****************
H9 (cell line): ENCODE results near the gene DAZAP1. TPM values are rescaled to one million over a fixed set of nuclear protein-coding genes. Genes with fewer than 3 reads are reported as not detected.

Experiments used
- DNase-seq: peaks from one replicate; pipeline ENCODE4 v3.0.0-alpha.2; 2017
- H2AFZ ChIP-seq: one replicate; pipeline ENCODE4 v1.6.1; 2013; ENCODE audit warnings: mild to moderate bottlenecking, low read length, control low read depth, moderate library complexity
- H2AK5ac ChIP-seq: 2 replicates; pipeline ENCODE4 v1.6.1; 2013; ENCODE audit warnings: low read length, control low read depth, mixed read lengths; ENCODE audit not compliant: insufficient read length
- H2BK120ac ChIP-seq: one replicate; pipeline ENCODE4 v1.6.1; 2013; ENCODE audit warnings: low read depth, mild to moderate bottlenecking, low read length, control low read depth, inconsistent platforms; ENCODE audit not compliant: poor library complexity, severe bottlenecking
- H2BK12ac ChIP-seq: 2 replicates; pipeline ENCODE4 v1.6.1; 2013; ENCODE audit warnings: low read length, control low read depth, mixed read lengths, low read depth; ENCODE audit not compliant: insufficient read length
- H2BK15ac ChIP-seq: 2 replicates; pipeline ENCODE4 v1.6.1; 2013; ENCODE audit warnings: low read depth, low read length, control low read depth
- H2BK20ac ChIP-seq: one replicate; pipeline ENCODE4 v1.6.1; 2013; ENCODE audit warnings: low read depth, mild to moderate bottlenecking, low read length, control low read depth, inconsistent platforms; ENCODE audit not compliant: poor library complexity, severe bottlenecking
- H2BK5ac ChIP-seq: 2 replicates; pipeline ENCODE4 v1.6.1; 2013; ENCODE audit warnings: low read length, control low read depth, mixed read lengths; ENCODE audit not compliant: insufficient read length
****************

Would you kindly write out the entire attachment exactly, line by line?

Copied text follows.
H9 (cell line): ENCODE results near the gene DAZAP1. TPM values are rescaled to one million over a fixed set of nuclear protein-coding genes. Genes with fewer than 3 reads are reported as not detected.

Experiments used
- DNase-seq: peaks from one replicate; pipeline ENCODE4 v3.0.0-alpha.2; 2017
- H2AFZ ChIP-seq: one replicate; pipeline ENCODE4 v1.6.1; 2013; ENCODE audit warnings: mild to moderate bottlenecking, low read length, control low read depth, moderate library complexity
- H2AK5ac ChIP-seq: 2 replicates; pipeline ENCODE4 v1.6.1; 2013; ENCODE audit warnings: low read length, control low read depth, mixed read lengths; ENCODE audit not compliant: insufficient read length
- H2BK120ac ChIP-seq: one replicate; pipeline ENCODE4 v1.6.1; 2013; ENCODE audit warnings: low read depth, mild to moderate bottlenecking, low read length, control low read depth, inconsistent platforms; ENCODE audit not compliant: poor library complexity, severe bottlenecking
- H2BK12ac ChIP-seq: 2 replicates; pipeline ENCODE4 v1.6.1; 2013; ENCODE audit warnings: low read length, control low read depth, mixed read lengths, low read depth; ENCODE audit not compliant: insufficient read length
- H2BK15ac ChIP-seq: 2 replicates; pipeline ENCODE4 v1.6.1; 2013; ENCODE audit warnings: low read depth, low read length, control low read depth
- H2BK20ac ChIP-seq: one replicate; pipeline ENCODE4 v1.6.1; 2013; ENCODE audit warnings: low read depth, mild to moderate bottlenecking, low read length, control low read depth, inconsistent platforms; ENCODE audit not compliant: poor library complexity, severe bottlenecking
- H2BK5ac ChIP-seq: 2 replicates; pipeline ENCODE4 v1.6.1; 2013; ENCODE audit warnings: low read length, control low read depth, mixed read lengths; ENCODE audit not compliant: insufficient read length